In Singapore, women hold only 21% of senior management roles and 8% of corporate board membership, as reported by the Diversity Task Force in Singapore. And the consequences are dire:
1. Companies are losing out. We’re all individuals and can each bring different talents, skills, and experiences to the table. Having diverse senior management means more innovation and stronger capabilities in designing solutions for the company.
2. There are not enough role models and mentors for future leaders. If there are more women in leadership roles, other women can also see themselves in those positions and would also be able to build bigger networks.
3. The gender pay gap will not be addressed. At the rate we are going, it will take 217 years to end gender-based disparities in pay and employment opportunities. This is highlighted each year by Equal Pay Day, a symbolic day that symbolises how far into the year women must work in order to earn what men earned the previous year. This year in the US Equal Pay Day fell on April 2nd.
Last quarter, we attended The Dream Collective’s Emerging Leaders Program. The event provided awareness, tools, and techniques for improving leadership skills.
Here are some of our key learnings from the workshop:
1. Career success is 60% exposure and only 10% performance. Performance and a great work ethic only count for 10% of whether or not we will succeed in our careers, while a whopping 60% is attributed to the exposure that we get (and 30% to image). While a solid performance foundation is necessary, focusing on ensuring that we are getting internal and external exposure is also necessary to drive success.
Numerous studies such as this 2015 research from the University of Kent in the UK have shown that women are compensated on their track record (performance), while men are compensated on their potential. According to this McKinsey report, this difference in how men and women are evaluated can be blamed on embedded institutional mindsets. These structural barriers—or, put plainly, discrimination—when it comes to hiring and promoting makes it clear that men and women are judged by different criteria and rewarded differently for the same accomplishments.
2. EQ trumps IQ. A common trait across successful leaders is understanding what motivates others and relating to them in a positive manner. Qualities such as empathy, self-awareness, and self-regulation are all factors that affect how successful people are likely to be in their careers.
The good news is that we can improve our EQ. One example of a method to engage self-regulation that we learned at the Emerging Leaders Program is the “Respond, Don’t React” method. While a reaction is instant, a response is based on information from both the conscious and unconscious minds, and will typically yield a better outcome than a snap reaction. Responding with a certain tone, words, body language, and sentence structuring can really make a positive difference.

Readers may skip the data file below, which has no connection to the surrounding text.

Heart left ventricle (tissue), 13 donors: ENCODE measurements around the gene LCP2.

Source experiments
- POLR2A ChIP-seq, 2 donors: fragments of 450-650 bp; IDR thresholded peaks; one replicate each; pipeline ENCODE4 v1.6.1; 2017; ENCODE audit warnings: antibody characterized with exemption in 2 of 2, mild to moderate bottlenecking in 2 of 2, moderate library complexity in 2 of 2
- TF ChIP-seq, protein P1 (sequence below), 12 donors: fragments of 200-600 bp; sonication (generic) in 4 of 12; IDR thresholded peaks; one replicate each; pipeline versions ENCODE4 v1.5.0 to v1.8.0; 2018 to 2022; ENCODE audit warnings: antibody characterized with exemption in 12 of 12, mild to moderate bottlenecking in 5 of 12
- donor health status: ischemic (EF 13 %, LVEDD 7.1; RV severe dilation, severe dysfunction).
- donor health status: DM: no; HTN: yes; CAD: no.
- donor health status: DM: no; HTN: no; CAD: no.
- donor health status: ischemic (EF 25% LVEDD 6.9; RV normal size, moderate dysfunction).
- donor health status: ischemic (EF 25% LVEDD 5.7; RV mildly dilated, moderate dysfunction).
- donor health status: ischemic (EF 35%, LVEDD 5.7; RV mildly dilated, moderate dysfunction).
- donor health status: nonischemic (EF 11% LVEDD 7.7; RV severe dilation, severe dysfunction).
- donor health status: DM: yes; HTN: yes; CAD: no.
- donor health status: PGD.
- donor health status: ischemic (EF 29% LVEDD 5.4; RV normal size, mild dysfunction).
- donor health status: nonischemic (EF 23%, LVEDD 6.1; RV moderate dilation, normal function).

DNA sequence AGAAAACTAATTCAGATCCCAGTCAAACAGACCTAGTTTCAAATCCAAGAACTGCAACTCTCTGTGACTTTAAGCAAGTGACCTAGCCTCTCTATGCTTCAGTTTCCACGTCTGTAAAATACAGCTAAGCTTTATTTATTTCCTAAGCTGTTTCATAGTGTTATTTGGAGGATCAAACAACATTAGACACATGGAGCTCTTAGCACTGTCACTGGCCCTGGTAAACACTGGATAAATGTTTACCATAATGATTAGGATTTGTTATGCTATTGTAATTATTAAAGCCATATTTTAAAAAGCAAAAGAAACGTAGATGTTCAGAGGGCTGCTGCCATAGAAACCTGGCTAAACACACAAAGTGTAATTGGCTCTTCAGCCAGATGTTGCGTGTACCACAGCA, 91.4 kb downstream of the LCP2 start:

3. Negotiate, negotiate, negotiate. According to the “Women in the Workplace 2018” study by McKinsey and Leanin.org, women are negotiating salaries and asking for promotions at the same rate as men. The problem is they are less likely to be successful. We learned some solid steps for negotiation, the most notable being that one should always have a Best Alternative to a Negotiated Agreement (BATNA) in mind. Essentially, have a second-best outcome at hand before you enter any negotiation.
4. Personal branding is key! Everyone has a personal brand, whether we make an effort to work on it or not. Maximizing aspects of our personality and presenting ourselves in the best possible way is very important to succeed, both within our external and internal network. Ensuring we have a good social media presence and networking are two efforts that can be very effective. Using social media tools enables us to increase our professional visibility on those platforms. Networking by building relationships and staying connected to other leaders is extremely important as there is so much to learn and share.
It will take a lot of work to bring these ideas into practice, but it must be done if we want significant progress—not just for our own careers, but to create more and better opportunities for women in the global workforce.
Marta Barrera is a Senior Sales Manager at MediaMath. She currently manages a portfolio of blue-chip clients and key agency partnerships across South East Asia. During her free time, you will find her scuba diving around Asia or simply enjoying a glass of wine with friends.
Shifali Ranawaka is an Engagement Director with eight years of experience in programmatic. She works in the Singapore office at MediaMath across a range of agency and direct clients. Shifali enjoys cooking, painting and indulging in terrible reality TV.